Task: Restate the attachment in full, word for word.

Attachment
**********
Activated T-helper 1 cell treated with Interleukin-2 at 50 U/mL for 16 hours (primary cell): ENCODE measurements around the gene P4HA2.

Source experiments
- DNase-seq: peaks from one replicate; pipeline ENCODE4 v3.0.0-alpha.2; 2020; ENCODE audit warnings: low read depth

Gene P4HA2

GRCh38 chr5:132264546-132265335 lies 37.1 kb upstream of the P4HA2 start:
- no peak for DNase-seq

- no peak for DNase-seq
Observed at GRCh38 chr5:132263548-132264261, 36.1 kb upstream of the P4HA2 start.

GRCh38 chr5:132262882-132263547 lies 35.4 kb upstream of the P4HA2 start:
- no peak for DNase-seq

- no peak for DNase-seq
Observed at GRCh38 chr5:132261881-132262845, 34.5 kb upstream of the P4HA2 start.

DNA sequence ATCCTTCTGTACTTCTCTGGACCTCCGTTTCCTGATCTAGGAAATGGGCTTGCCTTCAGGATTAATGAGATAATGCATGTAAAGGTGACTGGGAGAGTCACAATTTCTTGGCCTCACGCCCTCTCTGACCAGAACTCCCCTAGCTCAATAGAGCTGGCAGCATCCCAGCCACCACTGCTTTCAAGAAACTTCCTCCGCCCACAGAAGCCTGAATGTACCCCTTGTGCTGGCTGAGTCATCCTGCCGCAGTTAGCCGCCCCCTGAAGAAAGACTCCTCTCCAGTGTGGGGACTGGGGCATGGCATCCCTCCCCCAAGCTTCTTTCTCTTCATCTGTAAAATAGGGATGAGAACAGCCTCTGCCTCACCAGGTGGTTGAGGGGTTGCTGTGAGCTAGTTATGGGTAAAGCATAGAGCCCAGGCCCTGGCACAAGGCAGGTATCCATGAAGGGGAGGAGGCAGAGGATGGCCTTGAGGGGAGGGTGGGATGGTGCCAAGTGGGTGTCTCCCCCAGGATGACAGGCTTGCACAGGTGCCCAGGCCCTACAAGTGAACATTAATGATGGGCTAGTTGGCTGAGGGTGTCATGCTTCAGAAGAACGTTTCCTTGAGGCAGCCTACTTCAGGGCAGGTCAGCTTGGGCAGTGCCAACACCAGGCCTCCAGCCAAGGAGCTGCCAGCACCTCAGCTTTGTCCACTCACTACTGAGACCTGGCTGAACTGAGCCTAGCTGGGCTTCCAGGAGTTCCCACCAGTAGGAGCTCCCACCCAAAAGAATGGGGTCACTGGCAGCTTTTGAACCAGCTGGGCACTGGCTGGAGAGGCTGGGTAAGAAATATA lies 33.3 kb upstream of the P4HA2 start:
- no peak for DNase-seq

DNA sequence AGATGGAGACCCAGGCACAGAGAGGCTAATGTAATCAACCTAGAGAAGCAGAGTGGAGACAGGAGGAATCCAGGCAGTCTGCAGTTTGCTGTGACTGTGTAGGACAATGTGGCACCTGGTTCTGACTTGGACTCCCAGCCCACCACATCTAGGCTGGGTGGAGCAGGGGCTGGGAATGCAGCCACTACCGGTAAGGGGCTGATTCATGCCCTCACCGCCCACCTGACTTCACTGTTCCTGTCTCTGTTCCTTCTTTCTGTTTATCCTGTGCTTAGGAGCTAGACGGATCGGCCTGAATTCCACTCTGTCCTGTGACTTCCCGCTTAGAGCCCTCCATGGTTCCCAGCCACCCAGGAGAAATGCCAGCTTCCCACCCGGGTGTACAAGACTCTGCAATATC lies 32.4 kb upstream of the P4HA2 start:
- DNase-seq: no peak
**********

Activated T-helper 1 cell treated with Interleukin-2 at 50 U/mL for 16 hours (primary cell): ENCODE measurements around the gene P4HA2.

Source experiments
- DNase-seq: peaks from one replicate; pipeline ENCODE4 v3.0.0-alpha.2; 2020; ENCODE audit warnings: low read depth

Gene P4HA2

GRCh38 chr5:132264546-132265335 lies 37.1 kb upstream of the P4HA2 start:
- no peak for DNase-seq

- no peak for DNase-seq
Observed at GRCh38 chr5:132263548-132264261, 36.1 kb upstream of the P4HA2 start.

GRCh38 chr5:132262882-132263547 lies 35.4 kb upstream of the P4HA2 start:
- no peak for DNase-seq

- no peak for DNase-seq
Observed at GRCh38 chr5:132261881-132262845, 34.5 kb upstream of the P4HA2 start.

DNA sequence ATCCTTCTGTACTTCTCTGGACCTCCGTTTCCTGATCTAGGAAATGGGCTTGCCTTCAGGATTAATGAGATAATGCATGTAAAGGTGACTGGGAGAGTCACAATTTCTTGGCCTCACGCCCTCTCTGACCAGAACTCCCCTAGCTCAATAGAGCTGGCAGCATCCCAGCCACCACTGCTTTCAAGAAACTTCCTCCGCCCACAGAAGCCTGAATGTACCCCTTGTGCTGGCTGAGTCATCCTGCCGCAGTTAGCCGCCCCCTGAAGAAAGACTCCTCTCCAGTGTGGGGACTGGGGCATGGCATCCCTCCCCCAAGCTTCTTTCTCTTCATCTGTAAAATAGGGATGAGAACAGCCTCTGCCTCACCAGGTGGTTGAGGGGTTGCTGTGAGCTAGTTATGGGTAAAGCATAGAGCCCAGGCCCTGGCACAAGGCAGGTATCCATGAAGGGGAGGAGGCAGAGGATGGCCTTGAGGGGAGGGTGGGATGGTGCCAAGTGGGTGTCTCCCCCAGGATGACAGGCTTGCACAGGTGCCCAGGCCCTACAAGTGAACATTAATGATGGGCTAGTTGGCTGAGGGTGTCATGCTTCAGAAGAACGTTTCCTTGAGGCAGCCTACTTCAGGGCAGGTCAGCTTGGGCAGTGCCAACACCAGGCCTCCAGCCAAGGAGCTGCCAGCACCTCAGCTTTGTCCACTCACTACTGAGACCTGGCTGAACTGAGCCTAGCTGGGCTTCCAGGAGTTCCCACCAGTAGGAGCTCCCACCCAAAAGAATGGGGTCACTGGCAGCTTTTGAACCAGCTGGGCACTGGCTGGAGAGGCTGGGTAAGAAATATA lies 33.3 kb upstream of the P4HA2 start:
- no peak for DNase-seq

DNA sequence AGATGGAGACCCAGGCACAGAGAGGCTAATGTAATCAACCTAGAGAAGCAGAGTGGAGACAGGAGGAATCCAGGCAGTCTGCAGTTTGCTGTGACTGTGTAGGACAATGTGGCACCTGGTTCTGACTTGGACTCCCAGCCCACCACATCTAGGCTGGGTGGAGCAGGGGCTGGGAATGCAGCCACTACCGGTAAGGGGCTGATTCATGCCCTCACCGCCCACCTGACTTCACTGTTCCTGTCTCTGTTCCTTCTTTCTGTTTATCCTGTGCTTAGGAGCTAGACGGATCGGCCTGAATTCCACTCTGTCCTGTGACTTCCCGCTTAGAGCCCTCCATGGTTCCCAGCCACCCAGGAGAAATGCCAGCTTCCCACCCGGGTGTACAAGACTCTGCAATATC lies 32.4 kb upstream of the P4HA2 start:
- DNase-seq: no peak